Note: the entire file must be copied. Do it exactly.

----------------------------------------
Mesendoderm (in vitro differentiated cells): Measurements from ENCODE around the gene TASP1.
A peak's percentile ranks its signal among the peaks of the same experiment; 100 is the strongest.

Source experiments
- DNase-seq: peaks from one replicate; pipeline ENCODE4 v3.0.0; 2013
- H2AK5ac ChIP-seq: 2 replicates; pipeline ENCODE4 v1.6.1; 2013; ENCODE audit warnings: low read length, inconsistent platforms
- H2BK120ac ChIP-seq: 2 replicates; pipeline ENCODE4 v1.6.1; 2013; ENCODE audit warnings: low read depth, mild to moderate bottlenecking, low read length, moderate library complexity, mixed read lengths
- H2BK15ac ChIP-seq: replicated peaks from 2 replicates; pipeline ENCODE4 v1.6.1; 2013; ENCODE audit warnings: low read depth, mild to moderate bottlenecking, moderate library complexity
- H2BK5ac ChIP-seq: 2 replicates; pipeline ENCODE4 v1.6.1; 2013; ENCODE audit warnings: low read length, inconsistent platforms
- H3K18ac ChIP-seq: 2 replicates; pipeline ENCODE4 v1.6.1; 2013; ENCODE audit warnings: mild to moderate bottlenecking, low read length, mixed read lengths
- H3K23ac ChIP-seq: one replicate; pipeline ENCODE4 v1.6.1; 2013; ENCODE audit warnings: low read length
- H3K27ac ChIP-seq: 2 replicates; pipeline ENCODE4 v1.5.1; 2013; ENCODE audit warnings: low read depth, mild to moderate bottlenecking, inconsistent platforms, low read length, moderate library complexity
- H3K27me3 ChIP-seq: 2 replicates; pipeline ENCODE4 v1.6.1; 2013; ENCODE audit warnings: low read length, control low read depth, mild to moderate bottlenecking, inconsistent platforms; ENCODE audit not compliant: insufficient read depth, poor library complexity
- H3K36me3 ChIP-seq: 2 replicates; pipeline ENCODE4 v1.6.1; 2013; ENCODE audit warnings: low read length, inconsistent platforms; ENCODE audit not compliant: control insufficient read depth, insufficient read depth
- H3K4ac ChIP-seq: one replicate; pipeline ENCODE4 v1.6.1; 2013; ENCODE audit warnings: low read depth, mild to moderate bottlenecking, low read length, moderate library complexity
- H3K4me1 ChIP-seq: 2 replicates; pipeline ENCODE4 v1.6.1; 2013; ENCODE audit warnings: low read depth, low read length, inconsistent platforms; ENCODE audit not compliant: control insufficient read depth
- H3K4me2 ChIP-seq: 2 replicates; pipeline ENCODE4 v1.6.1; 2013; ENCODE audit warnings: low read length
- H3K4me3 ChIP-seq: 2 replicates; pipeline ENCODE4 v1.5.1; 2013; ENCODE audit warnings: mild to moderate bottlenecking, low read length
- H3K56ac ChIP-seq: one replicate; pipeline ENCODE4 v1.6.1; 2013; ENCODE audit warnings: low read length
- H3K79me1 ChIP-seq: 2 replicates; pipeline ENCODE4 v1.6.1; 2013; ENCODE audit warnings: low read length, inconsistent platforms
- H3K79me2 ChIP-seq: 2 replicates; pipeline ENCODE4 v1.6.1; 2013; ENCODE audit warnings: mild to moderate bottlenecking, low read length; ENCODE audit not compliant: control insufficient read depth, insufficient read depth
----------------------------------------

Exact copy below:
Mesendoderm (in vitro differentiated cells): Measurements from ENCODE around the gene TASP1.
A peak's percentile ranks its signal among the peaks of the same experiment; 100 is the strongest.

Source experiments
- DNase-seq: peaks from one replicate; pipeline ENCODE4 v3.0.0; 2013
- H2AK5ac ChIP-seq: 2 replicates; pipeline ENCODE4 v1.6.1; 2013; ENCODE audit warnings: low read length, inconsistent platforms
- H2BK120ac ChIP-seq: 2 replicates; pipeline ENCODE4 v1.6.1; 2013; ENCODE audit warnings: low read depth, mild to moderate bottlenecking, low read length, moderate library complexity, mixed read lengths
- H2BK15ac ChIP-seq: replicated peaks from 2 replicates; pipeline ENCODE4 v1.6.1; 2013; ENCODE audit warnings: low read depth, mild to moderate bottlenecking, moderate library complexity
- H2BK5ac ChIP-seq: 2 replicates; pipeline ENCODE4 v1.6.1; 2013; ENCODE audit warnings: low read length, inconsistent platforms
- H3K18ac ChIP-seq: 2 replicates; pipeline ENCODE4 v1.6.1; 2013; ENCODE audit warnings: mild to moderate bottlenecking, low read length, mixed read lengths
- H3K23ac ChIP-seq: one replicate; pipeline ENCODE4 v1.6.1; 2013; ENCODE audit warnings: low read length
- H3K27ac ChIP-seq: 2 replicates; pipeline ENCODE4 v1.5.1; 2013; ENCODE audit warnings: low read depth, mild to moderate bottlenecking, inconsistent platforms, low read length, moderate library complexity
- H3K27me3 ChIP-seq: 2 replicates; pipeline ENCODE4 v1.6.1; 2013; ENCODE audit warnings: low read length, control low read depth, mild to moderate bottlenecking, inconsistent platforms; ENCODE audit not compliant: insufficient read depth, poor library complexity
- H3K36me3 ChIP-seq: 2 replicates; pipeline ENCODE4 v1.6.1; 2013; ENCODE audit warnings: low read length, inconsistent platforms; ENCODE audit not compliant: control insufficient read depth, insufficient read depth
- H3K4ac ChIP-seq: one replicate; pipeline ENCODE4 v1.6.1; 2013; ENCODE audit warnings: low read depth, mild to moderate bottlenecking, low read length, moderate library complexity
- H3K4me1 ChIP-seq: 2 replicates; pipeline ENCODE4 v1.6.1; 2013; ENCODE audit warnings: low read depth, low read length, inconsistent platforms; ENCODE audit not compliant: control insufficient read depth
- H3K4me2 ChIP-seq: 2 replicates; pipeline ENCODE4 v1.6.1; 2013; ENCODE audit warnings: low read length
- H3K4me3 ChIP-seq: 2 replicates; pipeline ENCODE4 v1.5.1; 2013; ENCODE audit warnings: mild to moderate bottlenecking, low read length
- H3K56ac ChIP-seq: one replicate; pipeline ENCODE4 v1.6.1; 2013; ENCODE audit warnings: low read length
- H3K79me1 ChIP-seq: 2 replicates; pipeline ENCODE4 v1.6.1; 2013; ENCODE audit warnings: low read length, inconsistent platforms
- H3K79me2 ChIP-seq: 2 replicates; pipeline ENCODE4 v1.6.1; 2013; ENCODE audit warnings: mild to moderate bottlenecking, low read length; ENCODE audit not compliant: control insufficient read depth, insufficient read depth